Wednesday, May 30, 2007

Kicking Off the Summer with Beer Can Chicken

For many people, Memorial Day weekend marks the beginning of summer. Of course, the start of summer also means the start of grilling season (not that I waited until this past weekend though). Yesterday, I decided to kick off the summer grilling season with one of my all-time favorites: beer can chicken. Popularized by Steven Raichlen (who even wrote an entire book on this dish), beer can chicken comes in many forms, but the basic idea is the same across all recipes: take a whole chicken, season it with some rub, put an open, half-filled can of beer in the cavity (i.e. shove it up the chicken's butt), and hot-smoke it over indirect heat until it's done.

On the way home from work, I stopped by BevMo to pick up the key ingredient: a 12-pack of Pabst Blue Ribbon, my official beer of choice for beer can chicken. I have bottled beer at my place, but you can't substitute bottles for cans in this instance. (Alright, I like to use PBR because it's cheap, okay?)

As usual, I decided to make two chickens, as it doesn't take any more fuel to make two chickens than it does to cook one. (In this day and age, it's best not to waste energy.) First, I took two whole chickens that I picked up at Costco this weekend, removed the giblets from the cavities, and washed them out very well (both inside and out). After patting the chickens dry with paper towels, I seasoned them with a dry rub. For these chickens, I used a generous amount of McCormick's Montreal Steak Seasoning. Yes, I know that they make a chicken seasoning, but I like the steak version; plus, that's what I had on hand. I also like to use Penzeys Galena Street Rub, but I didn't have enough for the two chickens.


After seasoning the chicken, I opened two PBRs, drained out half of the can (I made an attempt to drink the extra beer, but it's just not that good), punched a few additional holes in the top with a church key, and poured in some of the excess rub. Then, I put a can into the cavity of each chicken and folded back the wings so that they wouldn't burn while cooking.

In order to cook a whole chicken thoroughly without charring the exterior, you need to cook the chicken over indirect heat. Therefore, I would only need to use one of the two burners on my grill. I know that a grilling purist would probably make this over a charcoal or wood fire, but I like using gas, as it is easier to regulate the heat and smoke. (Yes, I have made this recipe over charcoal on a Weber grill, but I still like using my propane rig for this better.) On the side without the flame, I placed a foil pan to catch the drippings from the chickens, which I would be placing above. On the other side of the grill, over the lit burner, I set a smoker box which I filled with hickory chips that I soaked in water for 20 minutes. The hickory would provide the smoke that I wanted to flavor and color the chicken.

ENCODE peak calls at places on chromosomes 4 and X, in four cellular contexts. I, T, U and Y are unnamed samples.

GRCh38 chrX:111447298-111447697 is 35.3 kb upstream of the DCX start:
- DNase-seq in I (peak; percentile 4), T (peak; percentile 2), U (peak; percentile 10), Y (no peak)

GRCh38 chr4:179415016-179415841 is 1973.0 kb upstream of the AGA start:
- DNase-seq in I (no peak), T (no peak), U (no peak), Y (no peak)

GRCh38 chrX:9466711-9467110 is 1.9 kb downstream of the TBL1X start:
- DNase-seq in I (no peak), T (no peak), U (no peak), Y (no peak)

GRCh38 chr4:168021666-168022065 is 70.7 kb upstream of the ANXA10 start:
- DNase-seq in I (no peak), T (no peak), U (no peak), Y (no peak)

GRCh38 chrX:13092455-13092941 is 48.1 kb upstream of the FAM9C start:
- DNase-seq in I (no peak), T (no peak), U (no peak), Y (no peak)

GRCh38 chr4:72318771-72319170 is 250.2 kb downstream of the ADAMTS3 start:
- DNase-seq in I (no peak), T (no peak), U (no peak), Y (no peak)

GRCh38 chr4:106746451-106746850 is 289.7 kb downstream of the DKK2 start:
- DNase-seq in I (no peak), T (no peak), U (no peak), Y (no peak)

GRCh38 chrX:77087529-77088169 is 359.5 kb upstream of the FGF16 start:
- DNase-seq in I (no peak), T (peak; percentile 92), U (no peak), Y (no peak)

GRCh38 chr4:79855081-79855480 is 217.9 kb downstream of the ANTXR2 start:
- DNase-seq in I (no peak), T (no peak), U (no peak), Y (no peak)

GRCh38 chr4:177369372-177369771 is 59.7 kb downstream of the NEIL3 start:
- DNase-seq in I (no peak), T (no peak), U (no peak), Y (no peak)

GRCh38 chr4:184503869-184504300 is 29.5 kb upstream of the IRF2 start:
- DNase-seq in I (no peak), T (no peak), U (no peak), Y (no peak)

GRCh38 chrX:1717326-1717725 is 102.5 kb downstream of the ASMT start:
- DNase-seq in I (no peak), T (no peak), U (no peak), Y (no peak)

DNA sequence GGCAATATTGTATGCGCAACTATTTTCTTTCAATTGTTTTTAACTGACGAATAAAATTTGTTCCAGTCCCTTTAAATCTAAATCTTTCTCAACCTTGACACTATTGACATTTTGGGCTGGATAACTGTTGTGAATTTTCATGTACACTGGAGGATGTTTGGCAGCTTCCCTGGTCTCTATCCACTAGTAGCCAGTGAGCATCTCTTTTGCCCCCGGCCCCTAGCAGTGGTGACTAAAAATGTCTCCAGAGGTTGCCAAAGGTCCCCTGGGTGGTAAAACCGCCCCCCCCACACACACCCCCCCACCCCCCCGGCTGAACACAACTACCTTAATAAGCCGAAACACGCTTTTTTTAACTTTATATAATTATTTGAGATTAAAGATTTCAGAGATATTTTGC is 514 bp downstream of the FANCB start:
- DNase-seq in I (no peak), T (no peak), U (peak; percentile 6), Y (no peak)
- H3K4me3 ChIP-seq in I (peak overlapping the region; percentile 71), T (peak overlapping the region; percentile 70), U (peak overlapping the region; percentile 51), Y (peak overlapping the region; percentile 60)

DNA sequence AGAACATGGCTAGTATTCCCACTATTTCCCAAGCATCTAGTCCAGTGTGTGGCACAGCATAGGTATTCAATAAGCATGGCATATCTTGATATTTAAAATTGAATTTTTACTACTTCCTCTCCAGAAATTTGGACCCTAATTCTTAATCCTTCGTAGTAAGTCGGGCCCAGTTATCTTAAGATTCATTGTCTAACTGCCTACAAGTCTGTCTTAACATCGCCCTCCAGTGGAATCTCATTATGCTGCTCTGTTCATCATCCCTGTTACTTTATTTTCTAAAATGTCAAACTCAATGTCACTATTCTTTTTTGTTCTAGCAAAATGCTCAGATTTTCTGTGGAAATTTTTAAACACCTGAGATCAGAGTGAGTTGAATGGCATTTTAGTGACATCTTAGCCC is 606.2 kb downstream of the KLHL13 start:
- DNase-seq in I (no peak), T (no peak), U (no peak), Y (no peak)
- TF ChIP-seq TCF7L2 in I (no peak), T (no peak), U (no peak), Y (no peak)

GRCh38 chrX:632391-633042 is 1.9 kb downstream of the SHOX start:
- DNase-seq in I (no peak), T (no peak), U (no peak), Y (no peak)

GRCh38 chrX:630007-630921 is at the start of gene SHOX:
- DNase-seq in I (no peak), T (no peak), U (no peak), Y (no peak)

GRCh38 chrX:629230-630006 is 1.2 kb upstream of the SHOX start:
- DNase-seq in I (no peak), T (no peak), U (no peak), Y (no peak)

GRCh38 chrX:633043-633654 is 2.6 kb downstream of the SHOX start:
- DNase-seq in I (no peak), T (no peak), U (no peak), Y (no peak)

Using the can and the two drumsticks, you can form a fairly stable tripod so that the chicken is cooked upright. This is the secret to beer can chicken. The beer will steam out to keep the chicken moist as well as to help cook the inside of the cavity. I placed the chickens on the grill in the upright position, taking care to leave some space between the chickens.


I started the burner on high in order to get the wood to smolder. After 5 minutes or so, I saw that there was a decent amount of smoke coming from the grill, so I dropped the temperature to low and left the chicken to smoke for the next hour and half or so, turning the chicken every 30-35 minutes to ensure even cooking.

After the 90 minutes were up, I took my instant-read probe thermometer to check on the doneness. Even though many people think that you need to cook chicken to 180 degrees F, you really only need it to get to 165 degrees F in order to kill any nasty bug. Counting on carryover heat, I pulled the chickens off the grill once they hit 160 degrees F in the thickest part of the thigh.


After a short rest to allow the juices to redistribute, I took one of the chickens, carefully removed the half-filled can of hot beer (no, the beer won't completely evaporate), and placed the cooked bird on the cutting board.


A few deft cuts later, I was ready to eat!

4 comments:

Anonymous said...

WE DID IT TWICE: BEER CAN CHICKEN & Cajun BEER CAN CHICKEN!!! ;)

Tesha said...

You are making me crave beer can chicken and it is before 7am. What is wrong with me? Wait! Nothing is wrong with me... we are talking about Loren's beer can chicken here! It surely is one of the tastiest dishes I've had.

Jeremiah said...

Mmmmmm. Beer Can Chicken. Not the best blog entry to read the first day of my 10-day veggie diet to kick off a summer of health! ;) Definitely going on the list for the post-veggie menu.

Nice red color on the birds. Is that from the rub or the smoke?

Loren said...

There's some paprika in the rub, but I think that most of the color comes from the smoke and the heat. I was a bit heavy with both the rub and the smoke on this batch of chickens so that might be the reason for the deep color.